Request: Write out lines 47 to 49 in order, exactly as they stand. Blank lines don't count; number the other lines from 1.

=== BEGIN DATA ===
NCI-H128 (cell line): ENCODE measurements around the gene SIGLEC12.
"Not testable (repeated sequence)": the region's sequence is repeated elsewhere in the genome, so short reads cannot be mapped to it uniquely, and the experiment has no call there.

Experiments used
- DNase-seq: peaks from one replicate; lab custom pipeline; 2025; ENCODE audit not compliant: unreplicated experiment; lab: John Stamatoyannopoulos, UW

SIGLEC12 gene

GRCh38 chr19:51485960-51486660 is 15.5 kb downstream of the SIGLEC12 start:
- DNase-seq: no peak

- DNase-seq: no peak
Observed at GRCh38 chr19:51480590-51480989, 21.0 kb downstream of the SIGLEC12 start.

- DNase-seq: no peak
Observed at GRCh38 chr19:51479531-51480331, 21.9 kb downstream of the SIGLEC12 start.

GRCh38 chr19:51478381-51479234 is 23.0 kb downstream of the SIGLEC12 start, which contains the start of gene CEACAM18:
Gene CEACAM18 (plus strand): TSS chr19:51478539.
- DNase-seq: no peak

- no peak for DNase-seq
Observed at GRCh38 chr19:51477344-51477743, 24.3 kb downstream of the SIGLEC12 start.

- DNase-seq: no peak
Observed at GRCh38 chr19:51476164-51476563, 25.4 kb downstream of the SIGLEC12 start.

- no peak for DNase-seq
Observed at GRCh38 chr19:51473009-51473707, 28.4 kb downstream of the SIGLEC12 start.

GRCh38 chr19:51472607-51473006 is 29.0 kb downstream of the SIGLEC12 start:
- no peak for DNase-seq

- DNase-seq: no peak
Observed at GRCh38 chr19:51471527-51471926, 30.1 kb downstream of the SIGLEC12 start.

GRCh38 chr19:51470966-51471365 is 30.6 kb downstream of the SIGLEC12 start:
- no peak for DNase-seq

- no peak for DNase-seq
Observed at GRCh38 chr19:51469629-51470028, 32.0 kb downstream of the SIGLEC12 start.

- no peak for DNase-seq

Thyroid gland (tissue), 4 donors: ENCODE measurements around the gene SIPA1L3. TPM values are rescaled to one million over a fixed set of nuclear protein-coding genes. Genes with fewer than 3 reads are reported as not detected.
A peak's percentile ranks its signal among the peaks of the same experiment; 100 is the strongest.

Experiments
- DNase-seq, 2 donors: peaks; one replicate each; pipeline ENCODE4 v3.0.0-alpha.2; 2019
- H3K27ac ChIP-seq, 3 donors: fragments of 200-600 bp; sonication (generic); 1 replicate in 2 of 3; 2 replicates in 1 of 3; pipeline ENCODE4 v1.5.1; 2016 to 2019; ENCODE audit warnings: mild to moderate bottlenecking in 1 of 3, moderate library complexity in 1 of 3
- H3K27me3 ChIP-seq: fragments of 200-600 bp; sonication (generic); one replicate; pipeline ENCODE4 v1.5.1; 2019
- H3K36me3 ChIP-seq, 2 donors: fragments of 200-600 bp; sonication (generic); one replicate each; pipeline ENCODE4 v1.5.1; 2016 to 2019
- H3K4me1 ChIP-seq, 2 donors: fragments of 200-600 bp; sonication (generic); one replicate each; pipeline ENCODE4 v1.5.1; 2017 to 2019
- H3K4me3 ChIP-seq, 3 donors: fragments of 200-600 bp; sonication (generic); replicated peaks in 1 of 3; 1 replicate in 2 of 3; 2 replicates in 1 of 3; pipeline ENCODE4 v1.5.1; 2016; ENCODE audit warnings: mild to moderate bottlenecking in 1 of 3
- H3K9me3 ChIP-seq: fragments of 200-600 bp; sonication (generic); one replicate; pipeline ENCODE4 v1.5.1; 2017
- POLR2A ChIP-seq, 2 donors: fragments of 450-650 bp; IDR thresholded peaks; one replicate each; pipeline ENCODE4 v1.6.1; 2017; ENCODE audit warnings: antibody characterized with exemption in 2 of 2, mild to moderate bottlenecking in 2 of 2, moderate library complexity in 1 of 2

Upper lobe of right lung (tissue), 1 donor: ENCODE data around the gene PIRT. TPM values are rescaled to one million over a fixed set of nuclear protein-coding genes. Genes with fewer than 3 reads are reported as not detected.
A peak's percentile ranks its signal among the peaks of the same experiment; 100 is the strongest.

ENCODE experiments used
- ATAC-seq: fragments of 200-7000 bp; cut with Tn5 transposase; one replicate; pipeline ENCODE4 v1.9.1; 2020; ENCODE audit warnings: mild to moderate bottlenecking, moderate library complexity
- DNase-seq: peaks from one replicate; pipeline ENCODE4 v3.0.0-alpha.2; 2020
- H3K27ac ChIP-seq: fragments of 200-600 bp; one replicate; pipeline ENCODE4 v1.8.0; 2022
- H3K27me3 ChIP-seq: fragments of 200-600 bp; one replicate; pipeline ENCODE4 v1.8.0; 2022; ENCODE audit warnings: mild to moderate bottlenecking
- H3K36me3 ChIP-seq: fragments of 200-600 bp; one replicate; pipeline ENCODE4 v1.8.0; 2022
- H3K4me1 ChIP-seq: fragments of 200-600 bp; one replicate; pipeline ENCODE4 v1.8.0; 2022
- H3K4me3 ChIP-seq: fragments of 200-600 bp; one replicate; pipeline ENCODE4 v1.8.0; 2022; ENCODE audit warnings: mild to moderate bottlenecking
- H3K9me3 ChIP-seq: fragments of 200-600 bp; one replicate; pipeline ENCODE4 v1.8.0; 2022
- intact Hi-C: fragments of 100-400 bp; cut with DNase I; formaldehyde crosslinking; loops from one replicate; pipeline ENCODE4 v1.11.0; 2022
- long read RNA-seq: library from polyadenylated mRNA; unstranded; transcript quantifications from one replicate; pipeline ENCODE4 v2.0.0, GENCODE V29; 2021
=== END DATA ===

- H3K27me3 ChIP-seq: fragments of 200-600 bp; one replicate; pipeline ENCODE4 v1.8.0; 2022; ENCODE audit warnings: mild to moderate bottlenecking
- H3K36me3 ChIP-seq: fragments of 200-600 bp; one replicate; pipeline ENCODE4 v1.8.0; 2022
- H3K4me1 ChIP-seq: fragments of 200-600 bp; one replicate; pipeline ENCODE4 v1.8.0; 2022